East End Seaport Museum Celebrates New Children’s Room: Capt. Bob’s Quarter Deck

Greenport’s East End Seaport Museum, which long has provided nautical educational activities for kids, has now taken the immersive educational experience one step further, opening up a brand new children’s room on Aug. 4.

Playing ship.
Playing ship.

The room, named “Captain Bob’s Quarter Deck” for Bob Jester, who volunteered to chair the museum’s children’s room committee, is dedicated as a “children’s please-touch-and-explore nautical experience,” according to the museum’s Chairwoman, Arlene Klein. 

It is housed in the west wing of the museum, which had formerly been exhibition space that has now been transformed into a light-filled room with supplies for educational programming, including nautical-themed games, arts and crafts supplies and a kid-sized captain’s wheel built by museum board member and boatbuilder Otto Schoenstein, with costume supplies nearby for kids to pretend they are running a ship.
 
Retired teacher Bob Jester gives a lesson in induction at the grand opening of the seaport museum's room named in his honor.
Retired teacher Bob Jester gives a lesson in induction at the grand opening of the seaport museum’s room named in his honor.

The museum is planning to soon host fiddler crab races and will soon install marine life touch tanks in the room, while Greenport Kindergarten teacher Allison Riddell and Riverhead High school physic teacher Kim Skinner have worked with Mr. Jester to help design the space and put together several dozen educational activities.

“The room allows children of all ages to enjoy and learn about the coastal environment, maritime activities, local history, sea life, and to explore using their imaginations,” said Ms. Klein. “This room is not just about displays. It is about experiences that spark curiosity, holds a child’s attention and entices them to return again and again.”
 
Mr Jester gave kids from Greenport Village’s summer day camp in attendance at the opening a lesson in human electric conductivity by asking them to stand in a circle and hold hands, introducing various items that did or did not conduct electricity into the loop, before cutting a blue ribbon at the entranceway to the children’s room and setting the kids loose inside.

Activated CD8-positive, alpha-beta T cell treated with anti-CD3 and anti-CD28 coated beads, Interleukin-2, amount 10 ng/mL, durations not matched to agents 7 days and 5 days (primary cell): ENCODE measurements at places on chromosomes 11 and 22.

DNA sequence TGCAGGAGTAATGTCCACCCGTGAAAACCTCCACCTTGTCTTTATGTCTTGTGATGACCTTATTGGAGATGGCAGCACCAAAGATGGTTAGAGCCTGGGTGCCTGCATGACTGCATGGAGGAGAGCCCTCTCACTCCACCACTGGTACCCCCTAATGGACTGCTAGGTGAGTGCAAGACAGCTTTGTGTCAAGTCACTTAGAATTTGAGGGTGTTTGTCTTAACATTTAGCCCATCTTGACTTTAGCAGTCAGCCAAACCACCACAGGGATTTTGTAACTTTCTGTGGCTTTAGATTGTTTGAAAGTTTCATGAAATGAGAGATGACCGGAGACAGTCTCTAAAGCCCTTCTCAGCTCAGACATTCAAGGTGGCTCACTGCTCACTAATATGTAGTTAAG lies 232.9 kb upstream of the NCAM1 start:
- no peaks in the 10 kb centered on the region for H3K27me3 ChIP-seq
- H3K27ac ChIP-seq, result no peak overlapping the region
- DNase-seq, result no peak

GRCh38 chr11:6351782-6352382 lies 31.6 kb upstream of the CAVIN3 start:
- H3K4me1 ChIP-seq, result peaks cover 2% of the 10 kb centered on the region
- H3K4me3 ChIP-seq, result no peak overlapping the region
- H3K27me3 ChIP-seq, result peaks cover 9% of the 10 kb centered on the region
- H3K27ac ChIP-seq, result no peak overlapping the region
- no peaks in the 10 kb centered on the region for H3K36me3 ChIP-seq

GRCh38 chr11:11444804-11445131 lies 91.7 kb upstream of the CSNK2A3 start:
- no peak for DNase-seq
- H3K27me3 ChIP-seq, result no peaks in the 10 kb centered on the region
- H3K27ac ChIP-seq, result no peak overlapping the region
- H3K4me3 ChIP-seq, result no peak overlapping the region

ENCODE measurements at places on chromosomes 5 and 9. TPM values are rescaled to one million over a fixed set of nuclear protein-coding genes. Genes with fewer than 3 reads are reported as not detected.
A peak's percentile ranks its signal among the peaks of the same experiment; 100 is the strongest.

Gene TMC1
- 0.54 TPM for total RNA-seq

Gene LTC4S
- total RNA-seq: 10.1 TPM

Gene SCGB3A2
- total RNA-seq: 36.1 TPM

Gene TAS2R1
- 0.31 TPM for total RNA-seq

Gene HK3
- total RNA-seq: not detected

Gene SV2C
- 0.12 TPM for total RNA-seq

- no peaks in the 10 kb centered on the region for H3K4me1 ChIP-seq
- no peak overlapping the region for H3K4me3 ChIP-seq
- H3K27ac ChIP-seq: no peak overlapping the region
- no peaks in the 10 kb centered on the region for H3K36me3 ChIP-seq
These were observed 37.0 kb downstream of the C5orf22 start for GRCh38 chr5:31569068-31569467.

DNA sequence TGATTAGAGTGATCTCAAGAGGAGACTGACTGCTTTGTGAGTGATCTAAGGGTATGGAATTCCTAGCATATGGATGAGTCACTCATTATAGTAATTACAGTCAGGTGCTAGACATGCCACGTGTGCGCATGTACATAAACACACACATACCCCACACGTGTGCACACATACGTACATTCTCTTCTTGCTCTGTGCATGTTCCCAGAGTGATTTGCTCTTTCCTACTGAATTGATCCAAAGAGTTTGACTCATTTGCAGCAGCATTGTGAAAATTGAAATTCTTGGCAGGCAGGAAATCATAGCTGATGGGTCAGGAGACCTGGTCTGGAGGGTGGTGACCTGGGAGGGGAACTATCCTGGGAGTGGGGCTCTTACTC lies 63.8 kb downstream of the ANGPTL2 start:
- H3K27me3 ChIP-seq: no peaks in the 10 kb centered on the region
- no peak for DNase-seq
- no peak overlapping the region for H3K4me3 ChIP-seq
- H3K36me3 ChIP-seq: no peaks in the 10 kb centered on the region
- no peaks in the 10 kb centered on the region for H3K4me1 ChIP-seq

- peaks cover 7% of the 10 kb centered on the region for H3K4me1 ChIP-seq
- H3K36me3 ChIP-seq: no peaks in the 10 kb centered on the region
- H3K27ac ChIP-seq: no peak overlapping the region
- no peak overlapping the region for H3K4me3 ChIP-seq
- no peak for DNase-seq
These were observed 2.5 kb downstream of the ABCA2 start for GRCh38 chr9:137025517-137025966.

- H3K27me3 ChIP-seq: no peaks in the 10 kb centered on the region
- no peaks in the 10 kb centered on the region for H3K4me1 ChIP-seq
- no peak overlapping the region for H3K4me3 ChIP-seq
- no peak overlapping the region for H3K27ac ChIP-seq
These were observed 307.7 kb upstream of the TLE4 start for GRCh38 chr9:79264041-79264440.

Mr. Jester had just learned recently that the room was being named in his honor.

He said that, while teaching in the Riverhead School District, he’d always dreamed that they may name a room there after him, but over the past year, he’s realized that’s not the most important thing.

“I want my name written in the hearts and minds of the kids. I hope that room gets so crowded and keeps changing and changing to meet the needs of the community,” he said.

“After 3 months (or so) of creative and hard work, we pulled it off,” said Ms. Klein. “This team was a joy to work with. We laughed and encouraged each other every step of the way. Ideas kept popping up and within days they became a reality! ”

Arts & Crafts
Arts & Crafts
Learning about sea creatures.
Learning about sea creatures.
The room through Bug Light's bulbs.
The room through Bug Light’s bulbs.
Beth Young

Beth Young

Beth Young built her first boat out of driftwood tied together with phragmites behind her family’s apartment above the old Mill Creek Inn in Southold. Nowadays, she spends most of her time kayaking, learning about shellfish, writing newspaper stories, trying to sail a Sunfish, and watching the way the bay changes from day to day. You can send her a message at [email protected]

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